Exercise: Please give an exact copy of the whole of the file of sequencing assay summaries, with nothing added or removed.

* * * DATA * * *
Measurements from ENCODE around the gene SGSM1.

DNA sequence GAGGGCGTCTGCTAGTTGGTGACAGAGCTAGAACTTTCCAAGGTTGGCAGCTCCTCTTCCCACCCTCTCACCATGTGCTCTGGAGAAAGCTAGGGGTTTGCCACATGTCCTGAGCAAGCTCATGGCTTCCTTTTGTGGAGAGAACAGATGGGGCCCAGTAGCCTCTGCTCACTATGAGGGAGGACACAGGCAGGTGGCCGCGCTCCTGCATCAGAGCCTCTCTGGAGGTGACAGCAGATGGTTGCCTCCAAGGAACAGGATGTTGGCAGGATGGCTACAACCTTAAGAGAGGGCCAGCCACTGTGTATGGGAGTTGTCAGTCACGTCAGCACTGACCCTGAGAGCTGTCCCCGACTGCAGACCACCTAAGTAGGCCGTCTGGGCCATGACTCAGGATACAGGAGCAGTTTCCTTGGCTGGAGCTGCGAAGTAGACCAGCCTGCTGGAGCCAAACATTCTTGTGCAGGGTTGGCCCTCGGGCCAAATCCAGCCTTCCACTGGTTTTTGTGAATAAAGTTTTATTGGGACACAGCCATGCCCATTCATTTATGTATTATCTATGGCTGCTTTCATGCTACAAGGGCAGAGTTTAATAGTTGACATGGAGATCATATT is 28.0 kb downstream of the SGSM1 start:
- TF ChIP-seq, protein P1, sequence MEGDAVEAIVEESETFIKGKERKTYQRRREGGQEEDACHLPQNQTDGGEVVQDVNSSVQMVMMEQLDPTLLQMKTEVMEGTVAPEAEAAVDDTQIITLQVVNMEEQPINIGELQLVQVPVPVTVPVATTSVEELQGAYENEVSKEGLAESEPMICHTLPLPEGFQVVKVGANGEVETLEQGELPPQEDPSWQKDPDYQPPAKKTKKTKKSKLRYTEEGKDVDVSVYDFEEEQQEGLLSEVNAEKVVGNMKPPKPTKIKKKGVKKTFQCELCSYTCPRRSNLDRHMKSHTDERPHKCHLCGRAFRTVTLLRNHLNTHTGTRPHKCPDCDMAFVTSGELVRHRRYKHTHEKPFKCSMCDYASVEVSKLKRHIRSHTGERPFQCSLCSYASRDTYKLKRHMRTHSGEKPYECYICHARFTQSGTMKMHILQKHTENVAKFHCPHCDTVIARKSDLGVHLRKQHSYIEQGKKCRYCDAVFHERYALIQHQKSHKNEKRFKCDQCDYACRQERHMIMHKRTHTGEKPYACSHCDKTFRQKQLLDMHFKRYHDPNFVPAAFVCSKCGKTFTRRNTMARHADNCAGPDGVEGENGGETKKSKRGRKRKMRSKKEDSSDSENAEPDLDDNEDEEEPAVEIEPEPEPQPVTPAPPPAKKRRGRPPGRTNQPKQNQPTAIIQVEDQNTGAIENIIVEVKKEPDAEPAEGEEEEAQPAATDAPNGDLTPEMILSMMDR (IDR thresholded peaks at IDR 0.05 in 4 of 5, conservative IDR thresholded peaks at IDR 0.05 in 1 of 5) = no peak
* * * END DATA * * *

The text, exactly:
Measurements from ENCODE around the gene SGSM1.

DNA sequence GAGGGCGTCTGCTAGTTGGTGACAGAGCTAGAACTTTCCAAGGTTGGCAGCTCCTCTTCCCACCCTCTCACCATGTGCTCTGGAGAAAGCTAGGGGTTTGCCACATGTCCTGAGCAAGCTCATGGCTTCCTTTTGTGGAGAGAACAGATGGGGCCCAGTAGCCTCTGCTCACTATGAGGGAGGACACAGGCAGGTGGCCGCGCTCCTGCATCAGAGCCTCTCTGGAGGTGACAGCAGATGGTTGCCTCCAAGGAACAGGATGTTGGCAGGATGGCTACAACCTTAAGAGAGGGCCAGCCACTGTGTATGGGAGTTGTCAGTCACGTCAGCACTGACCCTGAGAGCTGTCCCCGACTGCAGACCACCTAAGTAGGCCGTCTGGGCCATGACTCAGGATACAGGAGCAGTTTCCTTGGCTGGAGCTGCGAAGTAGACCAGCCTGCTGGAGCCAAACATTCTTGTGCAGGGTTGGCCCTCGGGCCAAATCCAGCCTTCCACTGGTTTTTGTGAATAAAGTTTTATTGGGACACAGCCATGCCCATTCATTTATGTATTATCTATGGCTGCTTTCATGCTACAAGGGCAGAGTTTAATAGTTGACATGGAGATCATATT is 28.0 kb downstream of the SGSM1 start:
- TF ChIP-seq, protein P1, sequence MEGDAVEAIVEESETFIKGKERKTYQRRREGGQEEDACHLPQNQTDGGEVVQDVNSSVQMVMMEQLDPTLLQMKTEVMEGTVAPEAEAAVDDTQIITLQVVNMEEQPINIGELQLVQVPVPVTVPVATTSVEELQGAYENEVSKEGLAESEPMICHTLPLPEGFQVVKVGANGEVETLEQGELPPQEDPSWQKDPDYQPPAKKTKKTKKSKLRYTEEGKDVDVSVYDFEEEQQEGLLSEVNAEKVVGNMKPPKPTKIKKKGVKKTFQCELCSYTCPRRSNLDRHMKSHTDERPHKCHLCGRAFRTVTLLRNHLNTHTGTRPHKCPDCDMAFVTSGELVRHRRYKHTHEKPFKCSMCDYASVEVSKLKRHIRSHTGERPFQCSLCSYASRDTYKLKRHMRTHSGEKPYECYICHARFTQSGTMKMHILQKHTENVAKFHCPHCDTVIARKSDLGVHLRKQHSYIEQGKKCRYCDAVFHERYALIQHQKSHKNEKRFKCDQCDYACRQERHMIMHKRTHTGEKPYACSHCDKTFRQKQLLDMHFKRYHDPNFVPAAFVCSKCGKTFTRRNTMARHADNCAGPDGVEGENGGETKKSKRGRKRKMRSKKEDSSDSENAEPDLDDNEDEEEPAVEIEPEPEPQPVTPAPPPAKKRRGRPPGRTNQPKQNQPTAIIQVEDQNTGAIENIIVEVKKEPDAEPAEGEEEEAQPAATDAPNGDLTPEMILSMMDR (IDR thresholded peaks at IDR 0.05 in 4 of 5, conservative IDR thresholded peaks at IDR 0.05 in 1 of 5) = no peak